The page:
In 1993, I had a commitment ceremony with my partner at the time. It was a big deal and looked a lot like a wedding. I had friends back then who did not understand why we would want to do anything that looked like a wedding. That is for straights, they said. You aren’t straight, so why do you want to pretend to be a part of a system that rejects you? We did our best to explain it – over and over. In 2000, we registered officially in California as domestic partners. This was a huge step for many gays and lesbians because it was some sort of official recognition, albeit separate and unequal. Many people took advantage of this registration. In 2004, we rushed off to San Francisco to be legally wed. It was an incredibly exciting time because there was a feeling that all of the people involved were making history. We did make history, but not as legitimately married couples. All of the weddings performed were declared void (which held its own kind of pain), and the whole Proposition 8 nightmare began. Several years later, we separated and experienced the tremendous unfairness of not being married, but still having to go through a divorce, and all of the inequities dealt to both of us by the system.

In 2013, I met my wife. We fell madly in love. We knew that our relationship would be a challenge since she was not a US citizen. But, then that summer, the Supreme Court invalidated DOMA and Prop 8. That meant all Californians were free to marry.  The striking down of DOMA meant once married, we would be able to apply for immigration status. We got legally married late that year, and this time none of my friends asked why we would want to marry. Everyone understood. People fall in love, and some of those people want to get married. In early 2014, she became a legal green card holder. All thanks to the changes in the law – largely brought on by the marriage debate.

The tide has shifted so completely in the last 20+ years people of all walks of life now know how important marriage is. Not because it is the end-all and be-all of civil rights, but because it is an indication of normalcy, acceptance and finality. “They are married, just like we are, so that’s that.” “Of course they are a family, they are married with kids.” No longer can the question, “Is she a lesbian?” be answered with, “No, she’s married.”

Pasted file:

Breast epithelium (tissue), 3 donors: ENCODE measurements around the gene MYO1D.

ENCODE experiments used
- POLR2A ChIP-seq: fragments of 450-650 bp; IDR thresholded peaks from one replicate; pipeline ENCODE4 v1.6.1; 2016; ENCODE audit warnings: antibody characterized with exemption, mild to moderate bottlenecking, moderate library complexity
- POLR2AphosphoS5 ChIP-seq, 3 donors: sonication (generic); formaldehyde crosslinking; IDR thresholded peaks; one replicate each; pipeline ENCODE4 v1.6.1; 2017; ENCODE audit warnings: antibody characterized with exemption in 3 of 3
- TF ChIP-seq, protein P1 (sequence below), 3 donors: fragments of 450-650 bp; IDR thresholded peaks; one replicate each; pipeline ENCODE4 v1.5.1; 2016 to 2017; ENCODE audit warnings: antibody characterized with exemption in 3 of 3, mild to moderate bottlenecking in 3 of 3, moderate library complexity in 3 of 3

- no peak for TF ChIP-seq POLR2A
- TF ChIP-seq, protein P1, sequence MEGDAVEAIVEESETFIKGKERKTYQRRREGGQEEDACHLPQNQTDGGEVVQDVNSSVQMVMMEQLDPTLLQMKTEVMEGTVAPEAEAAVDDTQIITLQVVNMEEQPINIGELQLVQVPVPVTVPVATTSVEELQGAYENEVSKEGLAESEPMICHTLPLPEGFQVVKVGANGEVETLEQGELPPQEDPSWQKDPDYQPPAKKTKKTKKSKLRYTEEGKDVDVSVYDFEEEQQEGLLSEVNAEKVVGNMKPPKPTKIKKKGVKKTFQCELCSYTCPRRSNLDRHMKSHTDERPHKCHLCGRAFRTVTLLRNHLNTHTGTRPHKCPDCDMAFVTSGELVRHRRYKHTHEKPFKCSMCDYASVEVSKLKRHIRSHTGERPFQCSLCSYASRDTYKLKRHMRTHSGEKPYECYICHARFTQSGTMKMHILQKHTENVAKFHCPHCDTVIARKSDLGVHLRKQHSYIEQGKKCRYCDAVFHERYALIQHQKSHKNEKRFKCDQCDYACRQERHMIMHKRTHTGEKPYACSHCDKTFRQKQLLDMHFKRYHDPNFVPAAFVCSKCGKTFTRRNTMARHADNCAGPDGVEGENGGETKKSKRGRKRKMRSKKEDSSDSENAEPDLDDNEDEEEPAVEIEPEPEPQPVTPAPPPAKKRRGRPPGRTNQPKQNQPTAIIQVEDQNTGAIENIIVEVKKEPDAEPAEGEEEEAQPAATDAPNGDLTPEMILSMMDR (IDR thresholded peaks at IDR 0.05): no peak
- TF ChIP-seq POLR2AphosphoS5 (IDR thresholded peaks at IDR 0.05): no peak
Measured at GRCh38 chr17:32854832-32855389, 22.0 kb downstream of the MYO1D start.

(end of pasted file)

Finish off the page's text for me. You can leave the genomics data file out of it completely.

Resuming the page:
If people are married, then of course they can visit each other in the hospital. If two parents are married, then of course they can both come to the parent-teacher conference. Married couples rent apartments and buy cars. They open savings accounts, and go to the doctor. Marriage was never an end, it was a means to an end. And that end is equality. Lesbians and gays who are married get to be treated the same way as straights who are married. Of course she gets to inherit that house, they were married! Do you see what I mean?

To those of you in the LGBT community who don’t want to get married, great! No need for you to do so. Be excited, though, that you can. You are no longer excluded from an institution and the multitude of rights that are automatically bestowed on people who are part of that institution.

To those of you who are offended that my wife and I are now legally married in every state in the union, I feel sorry for you. You are on the wrong side of history. And if you cannot see that, take comfort in the fact that no one will ever force you to marry someone of the same-sex. Nor will anyone force your church to perform such marriages. Don’t worry; the same constitution that grants me the fundamental right to marry, also protects your fundamental right to hate me for it. I hope that you won’t, but I will defend your right to think and speak how you wish.

It’s Butch to support equality. Be Butch.


Suck It, Biggots!

Biggots in 5 states are looking at Fox News today and shaking their heads. What the …? Equality is contagious, you see. You can’t start treating people equally – as they deserve – with dignity in one, two, three, four, five, six states and expect everyone else to just lump it.

What did you think? Did you really think that you could just throw enough money at the issue, keep trying to scare people and We would forget? Go away? Accept less?

You see, I demand to be treated equally. I demand that for me, my love, my kids, my family, my friends, my neighbors. But…

I also demand that for you, your love, your kids, your family, your friends, your neighbors. Even though I don’t know you. I may not even like you. But still I demand this. For all of us. Even the biggots.

I want equality for you, too. That’s what America is all about. If you don’t like it, suck it.

http://www.lgbtqnation.com/2014/10/u-s-supreme-court-denies-marriage-appeals-from-five-states/